That must be a mighty consolation to the producers of Ballykissangel as they prepare for the return of the Sunday-night drama series next week. The third series will be the last to feature Father Peter and the local bar-owner Assumpta Fitzgerald, because the actors who play these characters (Stephen Tompkinson and Dervla Kirwan) have had enough of this charming corner of County Wicklow and are both turning their backs on Ballykissangel.
BBC drama chiefs were reluctant to speculate upon the likely impact on what has been one of the Beeb's biggest ratings bankers, but their press spokesmen, both in Belfast and London, were at pains to play down its significance, pointing out that Ballykissangel began to evolve into much more of an ensemble piece in the last series.
Maybe that's the point. The show is more important than the individual. Ballykissangel, like Heartbeat and Last of the Summer Wine, owes much of its success to its setting. It's not a coincidence that the hills around Holmfirth, the setting for Summer Wine, are alive to the sound of coach tours. Viewers like the place and the scenery almost as much as the characters.
The shows invariably have a central character with a specific job: a priest, a friendly village bobby, a tough-talking detective. The situations that come out of that job can easily be continued. And there is a sense of continuity from the support actors. Every star part has its well-meaning stooge. You might lose Nick Berry, you'll always have Bill Maynard as the lovable rogue.
Take Ballykissangel. The producers anticipated that Tompkinson and Kirwan would quit after three series, so they started to take steps to ensure that the show ceased to be a star vehicle for them. This delicate evolution will be turned up a few notches in the coming series.
Father Peter and Assumpta Fitzgerald won't feature in several of the episodes. Other characters, notably local businessman and entrepreneur Tony Doyle (played by Brian Quigley) and his daughter Niamh Egan (Tina Kellegher) will have their profile boosted, as will other inhabitants of the village.
The same strategy is being pursued in the North Moors village of Aidenfield as the producers of Heartbeat use every creative trick in the book to survive the loss of heart-throb Nick Berry. The 34-year-old actor became synonymous with the Sixties rural police drama, which has regularly pulled in 16 million viewers over the past seven years.
Executive producer Keith Richardson can point to some success since the first three episodes without Berry have averaged 13.5 million viewers. "The audience are happy to see people go when it happens in a natural fashion," he says. "It can even add to the authenticity of the drama if it is handled well."
Richardson says he was "really worried" when Niamh Cusack (who played PC Rowan's doctor wife in the first couple of series) left the cast. It was decided that she should develop cancer and die after giving birth to their first child.
"There was a heroic exit and tons of tears," Richardson recalls. "And people were just as keen to watch the next series and see how Nick coped."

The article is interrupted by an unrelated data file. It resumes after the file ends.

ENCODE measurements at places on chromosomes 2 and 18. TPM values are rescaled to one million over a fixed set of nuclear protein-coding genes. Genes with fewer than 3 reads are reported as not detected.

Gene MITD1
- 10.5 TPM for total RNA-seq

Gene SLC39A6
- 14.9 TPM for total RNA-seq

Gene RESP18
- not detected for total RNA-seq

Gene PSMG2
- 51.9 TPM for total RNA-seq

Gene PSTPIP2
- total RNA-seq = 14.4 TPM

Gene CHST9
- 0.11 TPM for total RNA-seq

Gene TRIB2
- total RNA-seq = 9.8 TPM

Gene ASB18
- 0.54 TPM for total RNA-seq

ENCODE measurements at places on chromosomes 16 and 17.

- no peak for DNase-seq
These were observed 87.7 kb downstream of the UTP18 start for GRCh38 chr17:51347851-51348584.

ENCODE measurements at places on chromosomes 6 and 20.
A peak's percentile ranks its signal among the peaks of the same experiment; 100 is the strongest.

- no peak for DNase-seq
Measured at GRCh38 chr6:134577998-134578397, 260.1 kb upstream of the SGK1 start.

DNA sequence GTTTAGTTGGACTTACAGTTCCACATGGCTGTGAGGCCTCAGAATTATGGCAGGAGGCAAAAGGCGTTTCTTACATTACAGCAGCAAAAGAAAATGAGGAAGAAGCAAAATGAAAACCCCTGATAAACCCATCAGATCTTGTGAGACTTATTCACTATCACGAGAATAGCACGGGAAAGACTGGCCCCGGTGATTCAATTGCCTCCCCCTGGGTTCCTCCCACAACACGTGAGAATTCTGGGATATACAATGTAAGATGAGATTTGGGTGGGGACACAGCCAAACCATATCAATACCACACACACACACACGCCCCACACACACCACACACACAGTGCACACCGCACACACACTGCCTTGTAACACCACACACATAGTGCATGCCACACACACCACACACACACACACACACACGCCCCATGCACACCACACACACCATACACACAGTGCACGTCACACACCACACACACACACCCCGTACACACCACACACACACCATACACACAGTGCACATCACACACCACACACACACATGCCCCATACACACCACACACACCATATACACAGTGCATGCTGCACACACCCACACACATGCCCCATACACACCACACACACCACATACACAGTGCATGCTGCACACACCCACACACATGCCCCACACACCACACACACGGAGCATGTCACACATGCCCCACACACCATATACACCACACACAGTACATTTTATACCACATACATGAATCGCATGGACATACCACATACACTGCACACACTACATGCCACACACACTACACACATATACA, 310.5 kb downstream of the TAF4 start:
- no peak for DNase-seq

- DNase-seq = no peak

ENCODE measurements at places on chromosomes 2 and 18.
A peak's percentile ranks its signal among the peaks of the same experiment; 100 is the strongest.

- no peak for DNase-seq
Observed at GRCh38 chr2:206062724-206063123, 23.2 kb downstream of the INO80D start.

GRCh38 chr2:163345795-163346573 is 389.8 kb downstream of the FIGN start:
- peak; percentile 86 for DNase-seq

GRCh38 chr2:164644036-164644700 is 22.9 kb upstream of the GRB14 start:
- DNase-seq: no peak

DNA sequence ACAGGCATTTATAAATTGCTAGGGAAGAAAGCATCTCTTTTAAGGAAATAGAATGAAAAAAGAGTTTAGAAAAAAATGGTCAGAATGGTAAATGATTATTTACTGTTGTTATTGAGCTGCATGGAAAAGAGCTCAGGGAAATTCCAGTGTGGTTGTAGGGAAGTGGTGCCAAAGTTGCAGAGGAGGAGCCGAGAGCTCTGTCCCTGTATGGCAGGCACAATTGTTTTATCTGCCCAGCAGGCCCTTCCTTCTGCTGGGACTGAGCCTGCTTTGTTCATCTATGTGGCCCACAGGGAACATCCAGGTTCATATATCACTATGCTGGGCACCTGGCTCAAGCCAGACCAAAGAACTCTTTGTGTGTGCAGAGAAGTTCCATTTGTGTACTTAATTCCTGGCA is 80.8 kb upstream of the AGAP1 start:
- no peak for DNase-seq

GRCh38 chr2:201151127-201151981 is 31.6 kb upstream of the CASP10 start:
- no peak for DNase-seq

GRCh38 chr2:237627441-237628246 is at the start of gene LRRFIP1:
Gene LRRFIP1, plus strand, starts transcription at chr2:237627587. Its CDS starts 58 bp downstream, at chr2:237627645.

Berry softened the blow for Yorkshire TV by agreeing to star in a one- off video charting PC Rowan's decision to emigrate from Aidenfield and enlist as a Mountie in Canada.
There is always the possibility that this could turn out to be the pilot of a future series. But no one up in Leeds is banking on that. Instead, they're putting all their creative efforts, like their counterparts on Ballykissangel, into bringing other characters to the fore. The focus will broaden to the village as a whole.
The same might have happened to Hamish Macbeth when Robert Carlyle quit after the third series, but everyone involved in that enterprise decided it was best to go out on a high.
They could easily have drawn a different lesson from another Scottish drama, Taggart, which has not only survived the death of its eponymous star, Mark MacManus, but is continuing to pull in more than 10 million viewers. That is lower than the 12 million it used to get, but this reflects a general fall in ITV's ratings.
Scottish Television's drama supremo Robert Love says the key to continuing success was the decision to develop other characters, such as Detective Inspector Jardine (played by James Macpherson) and Detective Sergeant Jackie Reid (Blythe Duff) when McManus's health first started to fail.
"We were also convinced we could make the series work because we knew we could maintain many of the main ingredients - such as the setting, the production values and the strong scripts," says Love, adding: "We never seriously contemplated getting anyone else to step into Mark's role."
The plots, he notes, had long ago ceased to revolve around DCI Taggart himself and had become a much more multi- dimensional drama about murder and mystery on Clydeside. Still, it was considered wise to keep the title Taggart.
"None of the other options we discussed, such as The Taggart Files or Taggart's Team, had the same resonance," says Love. "Besides, we'd built the Taggart brand."
The BBC hospital drama Casualty has kept up its popularity with a constantly changing cast. Those who have swiftly passed through its corridors include Nigel Le Vaillant, who played Dr Julian Chapman. Le Vaillant left to star in Dangerfield. But he also tired of being a dashing police pathologist in a four-wheel drive and quit that role after four series.
Dangerfield has continued, of course, with Nigel Havers taking over the practice in a different role - that of heart surgeon Jonathan Paige.
Obviously there are some drama series which couldn't survive the loss of their central character. It is impossible to imagine Cracker without Robbie Coltrane and Silent Witness would scarcely be the same without Amanda Burton.Reuse content